According to international news organizations, the first Monkeypox cases were announced on Tuesday by Austria and Norway.

The ill person is 38 years old and lives in Austria, according to the Austrian authorities. The cause of his sickness and whether he had traveled earlier are both being scrutinized.

There are no specifics regarding the recorded infection in Norway.

Over 20 countries have reported monkeypox issues, with over 200 verified infections, according to the World Health Organization (WHO).

However, the World Health Organization’s Director for Global Infectious Hazard Preparedness, Sylvia Briand, stated on Friday that there is no need for mass vaccination against the recently discovered Monkeypox at this time.

She called on nations to take immediate action to curb the virus’s spread and share vaccine inventories.

“We believe that if we put in place the appropriate steps now, we should be able to control this rather easily,” Briand said during the agency’s yearly meeting.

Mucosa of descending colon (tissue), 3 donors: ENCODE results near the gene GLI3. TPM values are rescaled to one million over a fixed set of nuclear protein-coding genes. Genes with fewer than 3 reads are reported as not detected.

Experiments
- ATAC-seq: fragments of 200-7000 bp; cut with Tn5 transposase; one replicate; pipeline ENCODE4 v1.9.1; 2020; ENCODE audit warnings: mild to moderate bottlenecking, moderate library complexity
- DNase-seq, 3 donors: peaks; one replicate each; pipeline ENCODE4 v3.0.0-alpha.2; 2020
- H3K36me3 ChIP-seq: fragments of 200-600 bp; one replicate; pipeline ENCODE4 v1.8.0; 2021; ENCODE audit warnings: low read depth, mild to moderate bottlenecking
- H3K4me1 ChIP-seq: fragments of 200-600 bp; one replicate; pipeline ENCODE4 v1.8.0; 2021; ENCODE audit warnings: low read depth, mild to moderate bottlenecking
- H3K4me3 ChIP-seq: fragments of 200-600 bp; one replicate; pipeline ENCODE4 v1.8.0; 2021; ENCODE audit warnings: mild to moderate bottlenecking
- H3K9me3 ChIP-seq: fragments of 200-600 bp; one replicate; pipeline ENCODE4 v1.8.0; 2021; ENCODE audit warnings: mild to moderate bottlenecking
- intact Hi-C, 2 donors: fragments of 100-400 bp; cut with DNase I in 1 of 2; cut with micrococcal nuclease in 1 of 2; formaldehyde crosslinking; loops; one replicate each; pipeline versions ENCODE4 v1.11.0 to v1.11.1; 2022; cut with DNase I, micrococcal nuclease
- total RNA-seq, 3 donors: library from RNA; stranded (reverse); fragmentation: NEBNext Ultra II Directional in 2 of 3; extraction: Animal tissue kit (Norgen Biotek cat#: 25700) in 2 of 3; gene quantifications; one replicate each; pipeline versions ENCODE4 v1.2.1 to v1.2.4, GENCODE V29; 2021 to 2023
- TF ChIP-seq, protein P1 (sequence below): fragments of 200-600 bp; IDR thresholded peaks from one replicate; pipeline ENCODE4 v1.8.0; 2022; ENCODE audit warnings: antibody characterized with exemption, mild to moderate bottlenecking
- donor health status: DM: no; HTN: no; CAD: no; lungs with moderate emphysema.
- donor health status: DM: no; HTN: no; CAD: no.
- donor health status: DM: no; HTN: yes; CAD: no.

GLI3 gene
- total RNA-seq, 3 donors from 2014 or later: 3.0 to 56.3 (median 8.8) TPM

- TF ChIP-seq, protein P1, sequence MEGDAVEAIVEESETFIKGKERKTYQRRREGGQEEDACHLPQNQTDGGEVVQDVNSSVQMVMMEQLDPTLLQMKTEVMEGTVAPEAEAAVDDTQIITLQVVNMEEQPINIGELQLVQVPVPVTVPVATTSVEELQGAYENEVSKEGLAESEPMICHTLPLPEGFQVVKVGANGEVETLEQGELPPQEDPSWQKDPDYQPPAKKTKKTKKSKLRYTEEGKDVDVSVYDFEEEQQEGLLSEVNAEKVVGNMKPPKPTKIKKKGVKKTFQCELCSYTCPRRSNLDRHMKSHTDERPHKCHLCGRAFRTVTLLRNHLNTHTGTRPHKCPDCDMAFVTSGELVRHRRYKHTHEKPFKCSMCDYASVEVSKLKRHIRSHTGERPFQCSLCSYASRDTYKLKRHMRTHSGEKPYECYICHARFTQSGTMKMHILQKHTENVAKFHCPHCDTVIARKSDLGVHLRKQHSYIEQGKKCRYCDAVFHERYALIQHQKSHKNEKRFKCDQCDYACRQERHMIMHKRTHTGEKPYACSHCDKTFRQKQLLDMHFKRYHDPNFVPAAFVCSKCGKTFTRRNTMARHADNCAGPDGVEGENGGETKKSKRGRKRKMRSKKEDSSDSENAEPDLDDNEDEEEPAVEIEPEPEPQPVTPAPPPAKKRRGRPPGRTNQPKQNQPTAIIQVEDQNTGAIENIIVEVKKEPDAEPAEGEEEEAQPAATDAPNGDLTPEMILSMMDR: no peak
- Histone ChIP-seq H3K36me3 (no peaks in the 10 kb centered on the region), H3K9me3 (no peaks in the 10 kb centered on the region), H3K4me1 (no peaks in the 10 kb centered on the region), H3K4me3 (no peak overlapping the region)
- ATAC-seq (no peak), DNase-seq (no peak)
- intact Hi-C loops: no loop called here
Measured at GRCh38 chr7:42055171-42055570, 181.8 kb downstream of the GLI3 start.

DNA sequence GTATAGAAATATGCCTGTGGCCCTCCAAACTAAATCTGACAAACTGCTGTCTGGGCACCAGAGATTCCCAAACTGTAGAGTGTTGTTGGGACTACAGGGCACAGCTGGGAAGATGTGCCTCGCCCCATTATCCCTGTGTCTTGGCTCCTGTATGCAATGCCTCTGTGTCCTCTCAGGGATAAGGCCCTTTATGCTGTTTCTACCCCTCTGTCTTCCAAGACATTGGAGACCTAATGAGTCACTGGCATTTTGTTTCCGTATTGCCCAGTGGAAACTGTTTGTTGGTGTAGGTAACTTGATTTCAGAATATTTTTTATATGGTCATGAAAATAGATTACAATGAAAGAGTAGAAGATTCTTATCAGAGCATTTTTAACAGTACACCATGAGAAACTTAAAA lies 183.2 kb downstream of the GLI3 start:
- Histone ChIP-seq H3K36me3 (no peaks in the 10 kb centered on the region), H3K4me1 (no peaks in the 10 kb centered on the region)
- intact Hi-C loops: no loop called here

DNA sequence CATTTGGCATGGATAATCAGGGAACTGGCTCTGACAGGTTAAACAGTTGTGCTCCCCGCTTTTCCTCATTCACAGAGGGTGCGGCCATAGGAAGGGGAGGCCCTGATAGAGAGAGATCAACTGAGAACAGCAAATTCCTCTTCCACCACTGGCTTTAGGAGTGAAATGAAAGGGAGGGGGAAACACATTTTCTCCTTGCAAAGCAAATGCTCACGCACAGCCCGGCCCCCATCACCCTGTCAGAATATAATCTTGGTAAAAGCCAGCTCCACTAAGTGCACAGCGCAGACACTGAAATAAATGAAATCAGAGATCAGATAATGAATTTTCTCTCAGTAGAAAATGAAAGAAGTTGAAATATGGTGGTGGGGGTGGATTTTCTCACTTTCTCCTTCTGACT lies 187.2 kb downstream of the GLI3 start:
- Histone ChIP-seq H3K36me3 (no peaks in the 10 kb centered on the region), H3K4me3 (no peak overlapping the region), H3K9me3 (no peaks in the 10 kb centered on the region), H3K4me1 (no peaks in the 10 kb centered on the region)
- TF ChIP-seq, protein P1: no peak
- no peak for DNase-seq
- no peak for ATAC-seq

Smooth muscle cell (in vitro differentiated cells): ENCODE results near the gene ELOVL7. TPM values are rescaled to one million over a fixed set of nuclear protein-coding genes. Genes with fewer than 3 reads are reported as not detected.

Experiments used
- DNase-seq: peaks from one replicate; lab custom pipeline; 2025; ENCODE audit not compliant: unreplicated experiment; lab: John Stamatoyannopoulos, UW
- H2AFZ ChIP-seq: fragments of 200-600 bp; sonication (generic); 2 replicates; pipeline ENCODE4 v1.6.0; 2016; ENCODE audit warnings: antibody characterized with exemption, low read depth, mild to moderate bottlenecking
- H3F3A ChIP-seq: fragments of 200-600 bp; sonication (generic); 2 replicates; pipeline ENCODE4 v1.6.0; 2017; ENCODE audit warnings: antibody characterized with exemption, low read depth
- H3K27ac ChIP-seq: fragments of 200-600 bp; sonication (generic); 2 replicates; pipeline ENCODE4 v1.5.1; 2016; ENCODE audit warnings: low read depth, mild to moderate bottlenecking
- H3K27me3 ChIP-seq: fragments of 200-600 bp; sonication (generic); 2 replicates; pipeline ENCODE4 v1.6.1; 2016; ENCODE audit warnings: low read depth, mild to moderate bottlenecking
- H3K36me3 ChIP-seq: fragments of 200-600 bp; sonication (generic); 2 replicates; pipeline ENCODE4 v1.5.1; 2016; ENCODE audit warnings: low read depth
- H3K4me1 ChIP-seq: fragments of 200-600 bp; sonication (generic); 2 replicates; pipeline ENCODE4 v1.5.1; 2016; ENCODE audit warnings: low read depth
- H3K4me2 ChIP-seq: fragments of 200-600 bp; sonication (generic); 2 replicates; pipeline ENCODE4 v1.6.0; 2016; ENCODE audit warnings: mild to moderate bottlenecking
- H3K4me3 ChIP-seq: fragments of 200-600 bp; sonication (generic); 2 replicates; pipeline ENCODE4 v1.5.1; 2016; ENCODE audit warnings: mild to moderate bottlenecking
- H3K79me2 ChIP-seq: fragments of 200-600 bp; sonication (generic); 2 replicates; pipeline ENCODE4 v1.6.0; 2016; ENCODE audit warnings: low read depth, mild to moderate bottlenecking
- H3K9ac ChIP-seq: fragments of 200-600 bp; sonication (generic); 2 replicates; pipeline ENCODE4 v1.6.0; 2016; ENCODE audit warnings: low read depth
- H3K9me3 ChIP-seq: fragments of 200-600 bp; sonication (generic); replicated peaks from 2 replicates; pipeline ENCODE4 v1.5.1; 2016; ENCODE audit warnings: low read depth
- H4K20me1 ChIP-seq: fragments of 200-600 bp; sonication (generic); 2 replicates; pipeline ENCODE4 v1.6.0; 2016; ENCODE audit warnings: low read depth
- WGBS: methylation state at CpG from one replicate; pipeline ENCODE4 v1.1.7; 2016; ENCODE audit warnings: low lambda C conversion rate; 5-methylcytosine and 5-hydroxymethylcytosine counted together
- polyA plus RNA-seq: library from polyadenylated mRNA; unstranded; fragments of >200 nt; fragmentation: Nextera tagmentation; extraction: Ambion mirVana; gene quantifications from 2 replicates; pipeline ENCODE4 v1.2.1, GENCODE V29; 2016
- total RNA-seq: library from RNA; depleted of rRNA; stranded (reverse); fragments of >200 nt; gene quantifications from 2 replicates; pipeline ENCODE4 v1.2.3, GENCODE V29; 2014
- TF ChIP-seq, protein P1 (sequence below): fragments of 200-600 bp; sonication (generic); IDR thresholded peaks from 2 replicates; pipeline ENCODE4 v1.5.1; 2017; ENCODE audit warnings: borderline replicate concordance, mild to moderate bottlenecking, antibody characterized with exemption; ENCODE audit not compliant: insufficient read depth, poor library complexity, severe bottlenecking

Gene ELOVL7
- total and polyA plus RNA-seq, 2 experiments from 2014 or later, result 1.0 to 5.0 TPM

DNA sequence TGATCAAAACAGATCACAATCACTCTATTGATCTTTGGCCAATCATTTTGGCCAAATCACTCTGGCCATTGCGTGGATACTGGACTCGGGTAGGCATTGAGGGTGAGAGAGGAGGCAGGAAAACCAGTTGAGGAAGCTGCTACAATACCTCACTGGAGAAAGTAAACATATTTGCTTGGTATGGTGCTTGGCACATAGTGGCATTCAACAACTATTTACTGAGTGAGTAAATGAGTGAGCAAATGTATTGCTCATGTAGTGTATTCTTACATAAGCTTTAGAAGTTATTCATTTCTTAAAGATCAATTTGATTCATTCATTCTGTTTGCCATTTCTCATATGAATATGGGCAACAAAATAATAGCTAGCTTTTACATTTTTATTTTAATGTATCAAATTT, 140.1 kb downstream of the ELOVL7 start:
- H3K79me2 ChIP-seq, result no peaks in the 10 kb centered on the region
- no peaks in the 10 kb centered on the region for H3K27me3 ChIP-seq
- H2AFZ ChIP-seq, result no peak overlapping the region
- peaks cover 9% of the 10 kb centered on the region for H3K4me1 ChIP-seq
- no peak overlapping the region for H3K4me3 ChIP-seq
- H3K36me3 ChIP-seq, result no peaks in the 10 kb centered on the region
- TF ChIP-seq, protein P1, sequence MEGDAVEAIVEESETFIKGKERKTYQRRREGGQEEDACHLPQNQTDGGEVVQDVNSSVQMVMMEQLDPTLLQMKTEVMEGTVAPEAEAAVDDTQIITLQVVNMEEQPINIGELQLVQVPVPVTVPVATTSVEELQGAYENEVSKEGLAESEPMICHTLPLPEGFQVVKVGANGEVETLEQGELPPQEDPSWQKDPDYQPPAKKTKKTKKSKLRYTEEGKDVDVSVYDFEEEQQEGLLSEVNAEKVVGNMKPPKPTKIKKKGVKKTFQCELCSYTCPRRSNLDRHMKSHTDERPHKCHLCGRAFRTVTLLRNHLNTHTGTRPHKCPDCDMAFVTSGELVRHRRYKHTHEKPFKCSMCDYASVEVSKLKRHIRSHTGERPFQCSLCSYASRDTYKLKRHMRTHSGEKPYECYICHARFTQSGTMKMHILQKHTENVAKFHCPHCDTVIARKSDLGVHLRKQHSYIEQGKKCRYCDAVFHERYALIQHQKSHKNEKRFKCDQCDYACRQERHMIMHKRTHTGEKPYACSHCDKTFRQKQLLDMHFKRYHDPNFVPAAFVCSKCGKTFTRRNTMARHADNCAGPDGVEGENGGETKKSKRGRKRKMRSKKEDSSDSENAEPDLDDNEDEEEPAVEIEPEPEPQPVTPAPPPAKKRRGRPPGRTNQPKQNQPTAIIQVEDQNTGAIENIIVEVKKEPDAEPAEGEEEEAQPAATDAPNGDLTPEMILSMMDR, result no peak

In the same scenario, the WHO’s top official stated that in several nations in Western Africa, Monkeypox is a mild viral illness.

It has, however, circulated to many non-epidemic areas of Canada, the United States, and Europe.

“For us, the main goal right now is to contain this epidemic in non-endemic countries,” Briand added.

She added that nations should isolate and detect infected individuals early, as well as exchange information on the available smallpox vaccines and therapies.

“We don’t know precisely how many doses exist in the world, so we advise nations to come and tell us about their stockpiles at WHO.”

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